Objective: To evaluate the associations between levels of vitamin D (25-hydroxyvitamin D) in serum and prevalent age-related macular degeneration (AMD).
Methods and design: Cross-sectional associations of serum vitamin D and early and advanced AMD, assessed from nonmydriatic fundus photographs, were evaluated in the third National Health and Nutrition Examination Survey, a multistage nationally representative probability sample of noninstitutionalized individuals (N = 7752; 11% with AMD).
Results: Levels of serum vitamin D were inversely associated with early AMD but not advanced AMD. The odds ratio (OR) and 95% confidence interval (CI) for early AMD among participants in the highest vs lowest quintile of serum vitamin D was 0.64 (95% CI, 0.5-0.8; P trend <.001). Exploratory analyses were conducted to evaluate associations with important food and supplemental sources of vitamin D. Milk intake was inversely associated with early AMD (OR, 0.75; 95% CI, 0.6-0.9). Fish intake was inversely associated with advanced AMD (OR, 0.41; 95% CI, 0.2-0.9). Consistent use vs nonuse of vitamin D from supplements was inversely associated with early AMD only in individuals who did not consume milk daily (early AMD: OR, 0.67; 95% CI, 0.5-0.9).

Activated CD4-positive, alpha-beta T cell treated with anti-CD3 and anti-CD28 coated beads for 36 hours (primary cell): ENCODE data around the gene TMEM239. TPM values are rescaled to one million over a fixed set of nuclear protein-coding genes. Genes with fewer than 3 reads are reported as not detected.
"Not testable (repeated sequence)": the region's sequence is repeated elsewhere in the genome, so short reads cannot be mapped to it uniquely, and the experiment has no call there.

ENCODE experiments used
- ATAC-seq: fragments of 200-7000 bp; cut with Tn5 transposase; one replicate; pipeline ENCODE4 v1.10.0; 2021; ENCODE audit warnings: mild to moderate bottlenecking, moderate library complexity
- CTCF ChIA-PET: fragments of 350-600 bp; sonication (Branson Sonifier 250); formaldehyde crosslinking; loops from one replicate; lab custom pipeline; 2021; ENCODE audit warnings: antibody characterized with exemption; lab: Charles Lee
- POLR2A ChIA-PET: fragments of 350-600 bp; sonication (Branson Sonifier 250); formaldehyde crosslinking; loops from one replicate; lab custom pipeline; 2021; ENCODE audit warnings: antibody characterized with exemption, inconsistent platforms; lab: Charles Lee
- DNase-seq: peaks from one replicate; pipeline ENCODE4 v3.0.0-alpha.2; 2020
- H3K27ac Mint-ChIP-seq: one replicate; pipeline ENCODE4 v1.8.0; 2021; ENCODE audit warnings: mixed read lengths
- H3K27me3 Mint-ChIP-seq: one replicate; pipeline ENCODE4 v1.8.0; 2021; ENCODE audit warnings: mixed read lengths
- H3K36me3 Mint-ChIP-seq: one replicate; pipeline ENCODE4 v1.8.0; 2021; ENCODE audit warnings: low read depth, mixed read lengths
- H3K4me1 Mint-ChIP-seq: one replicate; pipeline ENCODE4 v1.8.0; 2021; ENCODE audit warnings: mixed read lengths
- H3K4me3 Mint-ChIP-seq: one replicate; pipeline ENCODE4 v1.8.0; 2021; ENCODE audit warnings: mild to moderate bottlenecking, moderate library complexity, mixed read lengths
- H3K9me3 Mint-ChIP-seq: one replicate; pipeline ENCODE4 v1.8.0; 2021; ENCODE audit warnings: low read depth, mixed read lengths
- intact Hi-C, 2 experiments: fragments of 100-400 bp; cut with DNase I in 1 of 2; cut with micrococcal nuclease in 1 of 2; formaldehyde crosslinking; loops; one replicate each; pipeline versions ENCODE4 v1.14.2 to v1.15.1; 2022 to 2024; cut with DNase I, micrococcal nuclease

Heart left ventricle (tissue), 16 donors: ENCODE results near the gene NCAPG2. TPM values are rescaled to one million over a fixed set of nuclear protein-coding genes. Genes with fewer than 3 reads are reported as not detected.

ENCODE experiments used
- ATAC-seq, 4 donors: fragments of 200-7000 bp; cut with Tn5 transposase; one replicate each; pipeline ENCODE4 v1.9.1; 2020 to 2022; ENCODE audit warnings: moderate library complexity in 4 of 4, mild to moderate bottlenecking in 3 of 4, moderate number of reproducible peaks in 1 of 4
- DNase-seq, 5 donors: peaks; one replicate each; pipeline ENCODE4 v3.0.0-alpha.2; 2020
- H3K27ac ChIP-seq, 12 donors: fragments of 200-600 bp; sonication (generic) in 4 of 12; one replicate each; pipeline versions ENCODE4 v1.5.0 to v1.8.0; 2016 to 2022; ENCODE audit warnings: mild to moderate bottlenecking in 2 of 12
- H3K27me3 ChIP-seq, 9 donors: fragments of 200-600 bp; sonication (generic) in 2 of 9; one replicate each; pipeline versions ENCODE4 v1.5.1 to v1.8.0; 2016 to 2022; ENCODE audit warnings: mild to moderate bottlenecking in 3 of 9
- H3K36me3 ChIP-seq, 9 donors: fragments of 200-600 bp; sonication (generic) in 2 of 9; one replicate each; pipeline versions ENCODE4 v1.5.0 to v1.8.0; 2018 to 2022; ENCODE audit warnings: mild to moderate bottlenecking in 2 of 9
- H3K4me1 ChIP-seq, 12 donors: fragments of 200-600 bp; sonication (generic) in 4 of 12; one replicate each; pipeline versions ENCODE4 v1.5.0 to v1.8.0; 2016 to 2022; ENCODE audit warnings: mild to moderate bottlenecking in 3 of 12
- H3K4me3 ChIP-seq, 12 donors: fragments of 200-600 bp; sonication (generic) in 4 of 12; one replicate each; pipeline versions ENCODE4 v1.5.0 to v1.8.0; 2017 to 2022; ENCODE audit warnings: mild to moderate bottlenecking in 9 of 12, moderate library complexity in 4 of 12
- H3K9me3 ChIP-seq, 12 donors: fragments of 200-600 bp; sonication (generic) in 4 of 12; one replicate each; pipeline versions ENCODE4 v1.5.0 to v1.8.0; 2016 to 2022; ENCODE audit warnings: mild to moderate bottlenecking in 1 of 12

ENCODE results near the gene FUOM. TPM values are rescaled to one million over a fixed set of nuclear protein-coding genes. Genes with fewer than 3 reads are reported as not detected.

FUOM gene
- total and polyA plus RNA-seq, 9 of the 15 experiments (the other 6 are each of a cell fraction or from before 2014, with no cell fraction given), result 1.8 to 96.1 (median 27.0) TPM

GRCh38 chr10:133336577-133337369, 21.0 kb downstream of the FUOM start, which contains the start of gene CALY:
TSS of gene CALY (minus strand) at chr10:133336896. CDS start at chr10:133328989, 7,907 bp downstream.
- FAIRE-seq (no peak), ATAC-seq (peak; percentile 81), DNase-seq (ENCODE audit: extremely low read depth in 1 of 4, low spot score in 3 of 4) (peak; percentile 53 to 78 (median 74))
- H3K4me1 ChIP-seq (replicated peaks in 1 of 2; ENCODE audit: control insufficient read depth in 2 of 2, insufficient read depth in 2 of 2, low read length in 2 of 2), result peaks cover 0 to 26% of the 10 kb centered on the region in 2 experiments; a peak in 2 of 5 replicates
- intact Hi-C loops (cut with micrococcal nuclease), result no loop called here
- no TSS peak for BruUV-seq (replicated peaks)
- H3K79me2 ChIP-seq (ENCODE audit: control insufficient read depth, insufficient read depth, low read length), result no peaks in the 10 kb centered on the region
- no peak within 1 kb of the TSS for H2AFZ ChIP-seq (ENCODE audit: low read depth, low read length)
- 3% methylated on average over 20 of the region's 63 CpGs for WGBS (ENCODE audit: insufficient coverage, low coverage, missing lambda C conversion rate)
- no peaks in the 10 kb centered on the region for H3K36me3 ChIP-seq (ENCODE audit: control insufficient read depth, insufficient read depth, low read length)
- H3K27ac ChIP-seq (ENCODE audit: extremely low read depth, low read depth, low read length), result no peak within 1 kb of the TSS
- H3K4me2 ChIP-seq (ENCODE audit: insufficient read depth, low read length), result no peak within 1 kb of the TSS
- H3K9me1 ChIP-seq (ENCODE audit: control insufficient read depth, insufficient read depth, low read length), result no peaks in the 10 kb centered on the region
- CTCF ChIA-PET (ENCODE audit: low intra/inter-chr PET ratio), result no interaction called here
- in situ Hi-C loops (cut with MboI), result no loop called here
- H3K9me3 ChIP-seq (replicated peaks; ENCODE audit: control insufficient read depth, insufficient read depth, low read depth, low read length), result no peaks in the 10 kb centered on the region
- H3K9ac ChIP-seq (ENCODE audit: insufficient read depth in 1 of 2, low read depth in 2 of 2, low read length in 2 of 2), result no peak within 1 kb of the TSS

Conclusion: This study provides evidence that vitamin D may protect against AMD. Additional studies are needed to confirm these findings.